Industrial Utility Efficiency    

Food

A small pulse crop and seed processing facility located in Canada has upgraded their facility compressed air system to accommodate the expansion of their production capacity.  While completing this project the facility has learned some valuable lessons about sizing and maintaining lubricated screw air compressors and compressed air drying equipment.
Compressed air system refinements have cut operating costs at a Milk Plant located in Winnipeg Manitoba, Canada by 62%, for annual savings of nearly $30 000. The improvements were made following a compressed air audit that recommended consolidating two compressed air systems into one, installing a variable speed drive compressor, and making a handful of additional basic improvements.
CVP System, Inc.’s MasterPACKer Eco+™ Breaks Down Barriers to Cost and Energy Savings Through Improved Modified Atmosphere Packaging Technology Worldwide, Tesco, a global grocery and general merchandise retailer headquartered in Cheshunt, U.K., initiated the demand for modified atmosphere packaging technology in the early 70s. It became one of the first grocers to move away from employing an onsite butcher to using a central processing/distribution system.
Compressed Air Best Practices interviewed Doug Barndt (Manager, Demand Side Energy-Sustainability), Joseph Gress (Principal Engineer, Demand Side Energy) from Ball Corporation and Chris Gordon (Compressed Air System Specialist) from Blackhawk Equipment.  
Nitrogen gas provides a number of diverse uses for a wide variety of manufacturers. As a sister function of compressed air, on-site nitrogen generation can provide additional opportunities for cost savings and other efficiencies for manufacturers who shift from delivered liquid nitrogen service.
This article describes a compressed air retrofit project implemented at Kellogg’s Eggo factory located in San Jose, California. Kellogg’s continues to realize both annual energy savings and quality improvements because of the upgrade. In addition, Kellogg’s received a substantial utility incentive from Pacific Gas and Electric Company, which was based on the achieved energy savings.
Temperature control of the musts during the fermentation process is required for the production of high quality wines. Alcoholic fermentation is the chemical reaction in which yeast is used to transform the natural sugars of the fruit into alcohol. The heat generated by this exothermic reaction has to be managed. If must temperatures are allowed to reach the 85°F to 105°F range the reaction will be stopped. This results in high sugar content and an unstable product that requires the addition of sulphur dioxide (SO2) to allow it to be stored without spoiling. In general, optimal fermentation temperatures are 65°F - 68°F for white wines and 77°F for red wines.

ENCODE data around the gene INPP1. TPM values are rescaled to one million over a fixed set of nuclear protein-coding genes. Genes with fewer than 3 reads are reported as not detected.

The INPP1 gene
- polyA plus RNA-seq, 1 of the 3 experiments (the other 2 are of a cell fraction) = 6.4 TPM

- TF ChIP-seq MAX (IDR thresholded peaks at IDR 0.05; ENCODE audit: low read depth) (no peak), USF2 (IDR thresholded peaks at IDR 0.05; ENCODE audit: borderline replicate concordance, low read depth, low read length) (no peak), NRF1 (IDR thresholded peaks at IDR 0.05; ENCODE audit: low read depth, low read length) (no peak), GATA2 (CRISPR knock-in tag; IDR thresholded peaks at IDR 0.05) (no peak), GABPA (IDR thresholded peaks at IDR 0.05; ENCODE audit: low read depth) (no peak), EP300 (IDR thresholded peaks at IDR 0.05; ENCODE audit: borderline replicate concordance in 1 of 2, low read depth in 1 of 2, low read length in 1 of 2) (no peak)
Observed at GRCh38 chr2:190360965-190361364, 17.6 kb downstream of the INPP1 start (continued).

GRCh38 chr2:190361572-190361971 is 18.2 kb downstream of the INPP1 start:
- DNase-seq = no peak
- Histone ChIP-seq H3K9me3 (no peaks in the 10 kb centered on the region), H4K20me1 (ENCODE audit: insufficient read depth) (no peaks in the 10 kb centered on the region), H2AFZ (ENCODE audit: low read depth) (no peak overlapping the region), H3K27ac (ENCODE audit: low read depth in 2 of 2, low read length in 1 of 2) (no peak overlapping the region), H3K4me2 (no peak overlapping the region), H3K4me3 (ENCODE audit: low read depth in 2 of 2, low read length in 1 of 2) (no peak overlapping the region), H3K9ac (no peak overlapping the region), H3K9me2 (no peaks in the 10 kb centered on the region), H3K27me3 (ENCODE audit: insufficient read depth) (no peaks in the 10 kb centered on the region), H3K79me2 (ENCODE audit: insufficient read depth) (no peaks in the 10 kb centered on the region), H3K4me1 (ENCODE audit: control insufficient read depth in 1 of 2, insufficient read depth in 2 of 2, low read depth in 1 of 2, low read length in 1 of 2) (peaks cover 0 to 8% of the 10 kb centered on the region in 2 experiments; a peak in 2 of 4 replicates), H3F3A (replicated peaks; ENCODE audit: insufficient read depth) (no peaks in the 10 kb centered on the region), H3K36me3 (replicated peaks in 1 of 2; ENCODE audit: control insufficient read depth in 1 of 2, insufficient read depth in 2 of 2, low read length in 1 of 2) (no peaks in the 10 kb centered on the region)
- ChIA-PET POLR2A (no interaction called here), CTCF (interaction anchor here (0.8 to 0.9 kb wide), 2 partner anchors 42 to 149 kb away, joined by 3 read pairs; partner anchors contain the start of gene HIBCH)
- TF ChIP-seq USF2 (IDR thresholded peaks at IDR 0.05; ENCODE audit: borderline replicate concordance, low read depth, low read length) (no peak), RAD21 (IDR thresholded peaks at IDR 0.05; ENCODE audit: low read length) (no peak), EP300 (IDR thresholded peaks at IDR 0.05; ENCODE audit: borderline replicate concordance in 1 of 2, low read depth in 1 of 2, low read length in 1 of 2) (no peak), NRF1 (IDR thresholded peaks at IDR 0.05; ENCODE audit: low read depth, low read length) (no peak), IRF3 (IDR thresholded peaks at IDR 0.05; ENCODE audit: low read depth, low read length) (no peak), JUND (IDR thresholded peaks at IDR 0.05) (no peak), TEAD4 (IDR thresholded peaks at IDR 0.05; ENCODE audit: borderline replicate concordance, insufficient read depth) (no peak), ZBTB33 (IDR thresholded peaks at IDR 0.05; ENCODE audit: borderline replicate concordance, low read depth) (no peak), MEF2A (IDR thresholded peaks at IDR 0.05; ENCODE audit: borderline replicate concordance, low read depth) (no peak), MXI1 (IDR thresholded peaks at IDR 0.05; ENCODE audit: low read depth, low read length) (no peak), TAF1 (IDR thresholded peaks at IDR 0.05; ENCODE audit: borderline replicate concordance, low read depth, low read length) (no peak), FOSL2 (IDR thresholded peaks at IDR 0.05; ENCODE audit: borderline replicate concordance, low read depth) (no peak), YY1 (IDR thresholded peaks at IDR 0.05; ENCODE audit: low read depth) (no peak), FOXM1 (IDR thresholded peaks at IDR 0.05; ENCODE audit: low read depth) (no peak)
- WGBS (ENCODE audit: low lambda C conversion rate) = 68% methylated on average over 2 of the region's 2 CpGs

Recently, The Kroger Company’s Indianapolis bakery identified the use of compressed air in a blow-off and conveyor gap transfer as a major source of energy loss and cost waste. According to the U.S. Department of Energy, “inappropriate use” of compressed air like blow-off produces high pressure atmosphere bleed leading to significant energy loss and unnecessary operational costs. Carrying a 10-15% efficiency return (according to the Department of Energy), compressed air applications can often be achieved more effectively, efficiently and less expensively with alternative solutions using a high flow rate and moderate pressure.
This Midwestern prepared food company now spends $269,463 annually on energy to operate their compressed air system. This figure will increase as electric rates are raised from their current average of 6.2 cents per kWh. The set of projects recommended below will reduce these energy costs by $112,902 or 41%. In addition, these projects will enhance productivity and quality and reduce equipment maintenance costs. Estimated costs for completing the projects total $146,102, which represents a simple payback of 15.6 months.
A leading soft drink bottling manufacturer’s compressed air needs were threatening to exceed its Michigan plant’s compressed air capacity. Faced with the cost of buying a new compressor, the soft drink bottling manufacturer re-assessed their compressed air use to identify compressor and energy savings opportunities. In the audit, the soft drink bottling manufacturer identified the use of compressed air in a gap transfer as a source of compressed air and energy inefficiency.
The secret to success is to understand the nature of what type of leak produces a detectible ultrasound and what does not, along with the techniques that can be used for effective leak identification.